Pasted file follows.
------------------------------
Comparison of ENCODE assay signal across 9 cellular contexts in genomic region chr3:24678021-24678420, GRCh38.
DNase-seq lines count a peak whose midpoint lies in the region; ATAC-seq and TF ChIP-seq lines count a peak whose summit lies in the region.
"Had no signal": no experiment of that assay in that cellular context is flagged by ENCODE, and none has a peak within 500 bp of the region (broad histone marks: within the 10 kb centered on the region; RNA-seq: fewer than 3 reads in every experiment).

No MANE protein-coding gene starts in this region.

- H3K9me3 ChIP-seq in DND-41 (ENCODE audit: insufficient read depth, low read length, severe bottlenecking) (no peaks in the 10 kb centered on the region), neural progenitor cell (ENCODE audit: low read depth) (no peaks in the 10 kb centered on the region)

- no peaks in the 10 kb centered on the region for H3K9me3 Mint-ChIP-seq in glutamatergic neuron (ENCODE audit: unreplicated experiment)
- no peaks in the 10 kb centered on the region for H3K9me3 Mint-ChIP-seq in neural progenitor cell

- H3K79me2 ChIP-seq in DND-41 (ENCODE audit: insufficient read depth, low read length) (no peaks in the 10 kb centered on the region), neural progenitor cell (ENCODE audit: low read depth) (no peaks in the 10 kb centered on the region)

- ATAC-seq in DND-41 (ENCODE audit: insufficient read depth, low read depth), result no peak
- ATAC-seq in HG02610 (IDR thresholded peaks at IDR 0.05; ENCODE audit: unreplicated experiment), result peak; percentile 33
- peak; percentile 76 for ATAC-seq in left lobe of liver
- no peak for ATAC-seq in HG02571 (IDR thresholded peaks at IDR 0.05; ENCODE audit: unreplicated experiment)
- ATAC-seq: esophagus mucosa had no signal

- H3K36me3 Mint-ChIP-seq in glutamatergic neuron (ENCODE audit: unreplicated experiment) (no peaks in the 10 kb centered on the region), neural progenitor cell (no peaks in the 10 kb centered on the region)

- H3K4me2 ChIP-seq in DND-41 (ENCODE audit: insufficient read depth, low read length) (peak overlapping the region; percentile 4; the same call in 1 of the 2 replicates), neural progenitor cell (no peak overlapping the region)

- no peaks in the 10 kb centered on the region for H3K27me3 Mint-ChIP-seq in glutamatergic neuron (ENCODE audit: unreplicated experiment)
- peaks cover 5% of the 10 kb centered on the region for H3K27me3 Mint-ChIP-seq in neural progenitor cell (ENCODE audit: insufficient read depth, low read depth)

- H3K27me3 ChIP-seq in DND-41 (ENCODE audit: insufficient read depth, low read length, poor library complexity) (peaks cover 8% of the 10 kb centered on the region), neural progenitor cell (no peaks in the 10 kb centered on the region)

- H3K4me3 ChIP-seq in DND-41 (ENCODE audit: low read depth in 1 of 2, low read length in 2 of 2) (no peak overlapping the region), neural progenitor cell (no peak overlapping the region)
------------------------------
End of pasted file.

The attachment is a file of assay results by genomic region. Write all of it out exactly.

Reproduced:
Comparison of ENCODE assay signal across 9 cellular contexts in genomic region chr3:24678021-24678420, GRCh38.
DNase-seq lines count a peak whose midpoint lies in the region; ATAC-seq and TF ChIP-seq lines count a peak whose summit lies in the region.
"Had no signal": no experiment of that assay in that cellular context is flagged by ENCODE, and none has a peak within 500 bp of the region (broad histone marks: within the 10 kb centered on the region; RNA-seq: fewer than 3 reads in every experiment).

No MANE protein-coding gene starts in this region.

- H3K9me3 ChIP-seq in DND-41 (ENCODE audit: insufficient read depth, low read length, severe bottlenecking) (no peaks in the 10 kb centered on the region), neural progenitor cell (ENCODE audit: low read depth) (no peaks in the 10 kb centered on the region)

- no peaks in the 10 kb centered on the region for H3K9me3 Mint-ChIP-seq in glutamatergic neuron (ENCODE audit: unreplicated experiment)
- no peaks in the 10 kb centered on the region for H3K9me3 Mint-ChIP-seq in neural progenitor cell

- H3K79me2 ChIP-seq in DND-41 (ENCODE audit: insufficient read depth, low read length) (no peaks in the 10 kb centered on the region), neural progenitor cell (ENCODE audit: low read depth) (no peaks in the 10 kb centered on the region)

- ATAC-seq in DND-41 (ENCODE audit: insufficient read depth, low read depth), result no peak
- ATAC-seq in HG02610 (IDR thresholded peaks at IDR 0.05; ENCODE audit: unreplicated experiment), result peak; percentile 33
- peak; percentile 76 for ATAC-seq in left lobe of liver
- no peak for ATAC-seq in HG02571 (IDR thresholded peaks at IDR 0.05; ENCODE audit: unreplicated experiment)
- ATAC-seq: esophagus mucosa had no signal

- H3K36me3 Mint-ChIP-seq in glutamatergic neuron (ENCODE audit: unreplicated experiment) (no peaks in the 10 kb centered on the region), neural progenitor cell (no peaks in the 10 kb centered on the region)

- H3K4me2 ChIP-seq in DND-41 (ENCODE audit: insufficient read depth, low read length) (peak overlapping the region; percentile 4; the same call in 1 of the 2 replicates), neural progenitor cell (no peak overlapping the region)

- no peaks in the 10 kb centered on the region for H3K27me3 Mint-ChIP-seq in glutamatergic neuron (ENCODE audit: unreplicated experiment)
- peaks cover 5% of the 10 kb centered on the region for H3K27me3 Mint-ChIP-seq in neural progenitor cell (ENCODE audit: insufficient read depth, low read depth)

- H3K27me3 ChIP-seq in DND-41 (ENCODE audit: insufficient read depth, low read length, poor library complexity) (peaks cover 8% of the 10 kb centered on the region), neural progenitor cell (no peaks in the 10 kb centered on the region)

- H3K4me3 ChIP-seq in DND-41 (ENCODE audit: low read depth in 1 of 2, low read length in 2 of 2) (no peak overlapping the region), neural progenitor cell (no peak overlapping the region)